I disagree, sure there is plenty of supply, but where will the demand be, now of course prime areas like downtown will hold their values but the outlying areas value i believe will not go up and maybe down. 1st reason is the employment factor, the area will not be fully employed for quite sometime(hard to pay rent/mortgage without a job), along with many employers that can move will move as they would not want to risk losing their business again(if I was a business owner that wasn't location dependent i would move after this). 2nd is the flight factor sure many people will stay but many also will leave if they have the means to as to not put their families at risk again(leaving the people that stay are people that are employable and want to stay, and people that are not employable and can't leave). Another thing is the geological aspect as I don't know about geology, but there could be deep damage to the soil if the water is not removed after considerable time(they are saying it could take months for it to recede) which could add 5k or so to the cost of the house for the testing and removing/replacing of the soil on the lot. Do you have a link to that article btw?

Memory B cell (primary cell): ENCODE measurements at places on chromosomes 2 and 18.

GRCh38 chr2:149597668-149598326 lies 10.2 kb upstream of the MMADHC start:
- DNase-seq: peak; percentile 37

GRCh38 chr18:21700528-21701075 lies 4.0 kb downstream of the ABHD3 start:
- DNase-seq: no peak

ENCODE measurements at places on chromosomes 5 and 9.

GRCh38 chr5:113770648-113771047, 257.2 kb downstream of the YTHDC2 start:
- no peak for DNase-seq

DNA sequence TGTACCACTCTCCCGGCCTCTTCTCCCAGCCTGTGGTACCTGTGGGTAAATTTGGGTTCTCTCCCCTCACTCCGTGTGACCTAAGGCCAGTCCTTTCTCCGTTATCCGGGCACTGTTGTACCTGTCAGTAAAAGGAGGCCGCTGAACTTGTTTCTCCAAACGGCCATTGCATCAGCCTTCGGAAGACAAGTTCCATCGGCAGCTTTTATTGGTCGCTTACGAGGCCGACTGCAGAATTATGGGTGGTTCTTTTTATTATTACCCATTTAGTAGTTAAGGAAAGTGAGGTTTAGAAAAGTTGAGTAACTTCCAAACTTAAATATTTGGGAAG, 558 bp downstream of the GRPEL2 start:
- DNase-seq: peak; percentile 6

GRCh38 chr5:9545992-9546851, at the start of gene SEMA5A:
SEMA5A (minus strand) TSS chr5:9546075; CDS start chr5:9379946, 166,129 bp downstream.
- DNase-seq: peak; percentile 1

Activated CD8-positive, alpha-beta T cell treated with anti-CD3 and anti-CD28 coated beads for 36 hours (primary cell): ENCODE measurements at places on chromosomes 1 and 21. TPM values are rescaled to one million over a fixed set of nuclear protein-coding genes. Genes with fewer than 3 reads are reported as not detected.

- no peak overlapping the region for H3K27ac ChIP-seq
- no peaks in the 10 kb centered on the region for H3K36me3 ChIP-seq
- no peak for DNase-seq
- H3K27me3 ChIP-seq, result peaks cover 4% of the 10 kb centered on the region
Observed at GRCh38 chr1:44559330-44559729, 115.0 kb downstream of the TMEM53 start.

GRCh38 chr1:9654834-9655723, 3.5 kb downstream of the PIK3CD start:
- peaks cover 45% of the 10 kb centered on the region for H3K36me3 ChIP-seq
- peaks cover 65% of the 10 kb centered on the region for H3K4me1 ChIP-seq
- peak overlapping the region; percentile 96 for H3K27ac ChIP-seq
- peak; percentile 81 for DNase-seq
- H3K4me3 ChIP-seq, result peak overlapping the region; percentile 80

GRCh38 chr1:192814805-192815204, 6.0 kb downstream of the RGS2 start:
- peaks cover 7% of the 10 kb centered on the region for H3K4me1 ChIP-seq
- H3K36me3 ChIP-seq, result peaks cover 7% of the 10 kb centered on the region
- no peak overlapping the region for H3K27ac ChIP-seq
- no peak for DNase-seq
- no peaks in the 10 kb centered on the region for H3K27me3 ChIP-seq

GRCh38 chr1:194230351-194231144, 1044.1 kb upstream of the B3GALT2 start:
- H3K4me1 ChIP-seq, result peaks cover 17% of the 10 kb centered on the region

09-08-2005, 01:01 PM
Are you an investor? I was contacted by an investor yesterday about possibly looking into the area. I might be interested in having you take a look if you've got experience doing it.

09-09-2005, 03:31 AM